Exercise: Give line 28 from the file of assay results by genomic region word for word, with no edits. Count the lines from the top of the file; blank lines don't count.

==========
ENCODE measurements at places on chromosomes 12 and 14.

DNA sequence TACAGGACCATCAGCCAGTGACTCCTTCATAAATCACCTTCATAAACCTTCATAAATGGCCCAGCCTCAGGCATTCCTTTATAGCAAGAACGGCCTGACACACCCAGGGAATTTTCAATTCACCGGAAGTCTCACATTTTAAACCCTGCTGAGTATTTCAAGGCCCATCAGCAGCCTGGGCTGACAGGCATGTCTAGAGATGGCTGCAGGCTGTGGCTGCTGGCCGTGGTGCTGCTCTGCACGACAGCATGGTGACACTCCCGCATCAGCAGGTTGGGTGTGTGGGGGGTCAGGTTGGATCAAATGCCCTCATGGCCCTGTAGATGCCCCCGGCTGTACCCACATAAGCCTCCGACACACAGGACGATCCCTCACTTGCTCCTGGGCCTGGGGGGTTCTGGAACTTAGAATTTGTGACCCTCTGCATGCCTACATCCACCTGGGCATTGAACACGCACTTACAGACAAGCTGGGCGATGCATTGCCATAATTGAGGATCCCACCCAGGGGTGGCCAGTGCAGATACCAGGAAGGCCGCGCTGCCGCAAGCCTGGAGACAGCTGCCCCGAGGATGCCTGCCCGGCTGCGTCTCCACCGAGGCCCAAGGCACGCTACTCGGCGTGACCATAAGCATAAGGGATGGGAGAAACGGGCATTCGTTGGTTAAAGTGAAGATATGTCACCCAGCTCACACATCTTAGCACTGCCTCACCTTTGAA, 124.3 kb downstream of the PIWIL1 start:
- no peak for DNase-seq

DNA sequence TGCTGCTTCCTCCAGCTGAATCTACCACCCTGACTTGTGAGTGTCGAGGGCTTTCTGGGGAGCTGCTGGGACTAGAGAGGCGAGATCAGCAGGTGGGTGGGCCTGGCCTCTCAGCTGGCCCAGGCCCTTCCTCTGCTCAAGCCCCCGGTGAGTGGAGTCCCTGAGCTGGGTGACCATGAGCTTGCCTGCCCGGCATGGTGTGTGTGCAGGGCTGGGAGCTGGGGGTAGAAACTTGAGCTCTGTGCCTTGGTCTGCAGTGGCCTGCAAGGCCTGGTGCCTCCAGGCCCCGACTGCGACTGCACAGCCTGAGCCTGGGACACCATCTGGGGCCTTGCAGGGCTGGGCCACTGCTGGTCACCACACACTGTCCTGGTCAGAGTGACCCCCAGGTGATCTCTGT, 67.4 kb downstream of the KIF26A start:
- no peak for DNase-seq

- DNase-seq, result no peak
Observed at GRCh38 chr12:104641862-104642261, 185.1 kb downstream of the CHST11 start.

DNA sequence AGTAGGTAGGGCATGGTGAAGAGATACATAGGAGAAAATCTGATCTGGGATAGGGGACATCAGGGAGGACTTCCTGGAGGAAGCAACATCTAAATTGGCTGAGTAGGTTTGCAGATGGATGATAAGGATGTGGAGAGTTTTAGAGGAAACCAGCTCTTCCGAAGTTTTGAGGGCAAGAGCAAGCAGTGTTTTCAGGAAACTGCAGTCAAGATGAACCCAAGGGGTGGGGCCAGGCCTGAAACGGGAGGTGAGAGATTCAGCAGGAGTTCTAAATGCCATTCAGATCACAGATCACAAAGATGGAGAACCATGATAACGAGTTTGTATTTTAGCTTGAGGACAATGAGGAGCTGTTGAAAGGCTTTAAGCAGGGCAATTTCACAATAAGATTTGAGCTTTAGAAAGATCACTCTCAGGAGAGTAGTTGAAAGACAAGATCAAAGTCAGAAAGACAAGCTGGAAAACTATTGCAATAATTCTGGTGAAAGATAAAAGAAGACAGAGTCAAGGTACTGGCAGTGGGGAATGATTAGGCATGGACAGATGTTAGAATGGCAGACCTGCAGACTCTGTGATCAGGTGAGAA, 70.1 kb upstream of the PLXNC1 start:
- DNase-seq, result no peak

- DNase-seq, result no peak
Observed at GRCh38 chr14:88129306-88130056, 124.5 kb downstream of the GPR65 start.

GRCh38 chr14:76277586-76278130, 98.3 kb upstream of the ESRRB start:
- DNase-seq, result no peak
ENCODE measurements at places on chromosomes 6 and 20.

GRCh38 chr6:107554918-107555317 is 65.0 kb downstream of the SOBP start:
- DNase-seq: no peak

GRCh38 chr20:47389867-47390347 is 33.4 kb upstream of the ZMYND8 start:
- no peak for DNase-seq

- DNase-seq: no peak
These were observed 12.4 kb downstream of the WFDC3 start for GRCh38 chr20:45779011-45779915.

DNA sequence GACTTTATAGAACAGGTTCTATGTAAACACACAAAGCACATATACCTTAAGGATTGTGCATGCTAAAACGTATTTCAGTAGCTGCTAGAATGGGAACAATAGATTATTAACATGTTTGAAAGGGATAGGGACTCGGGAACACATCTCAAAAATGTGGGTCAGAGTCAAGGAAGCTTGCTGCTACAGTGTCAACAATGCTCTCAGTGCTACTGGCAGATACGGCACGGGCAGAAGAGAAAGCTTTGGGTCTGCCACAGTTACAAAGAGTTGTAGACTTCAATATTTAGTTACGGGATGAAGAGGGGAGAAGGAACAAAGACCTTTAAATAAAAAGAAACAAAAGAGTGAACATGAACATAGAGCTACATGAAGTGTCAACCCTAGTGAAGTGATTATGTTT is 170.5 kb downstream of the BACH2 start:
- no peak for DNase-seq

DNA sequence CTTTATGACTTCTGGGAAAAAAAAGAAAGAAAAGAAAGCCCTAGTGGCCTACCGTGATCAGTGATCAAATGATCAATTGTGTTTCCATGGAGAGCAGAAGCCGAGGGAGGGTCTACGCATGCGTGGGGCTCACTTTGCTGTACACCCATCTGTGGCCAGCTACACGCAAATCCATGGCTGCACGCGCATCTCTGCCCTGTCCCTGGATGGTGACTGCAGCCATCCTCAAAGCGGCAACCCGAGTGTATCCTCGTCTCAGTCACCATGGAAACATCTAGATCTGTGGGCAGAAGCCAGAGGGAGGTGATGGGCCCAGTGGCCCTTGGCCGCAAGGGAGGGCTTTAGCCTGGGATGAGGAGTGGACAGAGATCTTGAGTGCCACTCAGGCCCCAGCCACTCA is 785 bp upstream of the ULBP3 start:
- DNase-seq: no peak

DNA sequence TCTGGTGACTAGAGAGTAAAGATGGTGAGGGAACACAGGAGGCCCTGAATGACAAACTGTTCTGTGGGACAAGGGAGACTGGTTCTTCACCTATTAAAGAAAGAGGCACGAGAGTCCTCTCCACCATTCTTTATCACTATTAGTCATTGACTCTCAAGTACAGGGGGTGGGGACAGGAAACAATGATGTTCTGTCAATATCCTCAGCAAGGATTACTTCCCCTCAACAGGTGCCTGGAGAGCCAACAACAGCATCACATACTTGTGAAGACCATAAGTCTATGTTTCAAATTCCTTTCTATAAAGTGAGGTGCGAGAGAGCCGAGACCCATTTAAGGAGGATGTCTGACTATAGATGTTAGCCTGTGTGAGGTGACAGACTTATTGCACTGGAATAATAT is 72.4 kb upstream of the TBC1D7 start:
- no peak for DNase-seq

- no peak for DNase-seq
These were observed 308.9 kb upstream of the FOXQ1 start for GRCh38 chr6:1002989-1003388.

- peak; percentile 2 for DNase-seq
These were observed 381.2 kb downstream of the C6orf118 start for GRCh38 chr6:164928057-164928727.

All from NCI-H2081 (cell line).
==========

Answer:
These were observed 308.9 kb upstream of the FOXQ1 start for GRCh38 chr6:1002989-1003388.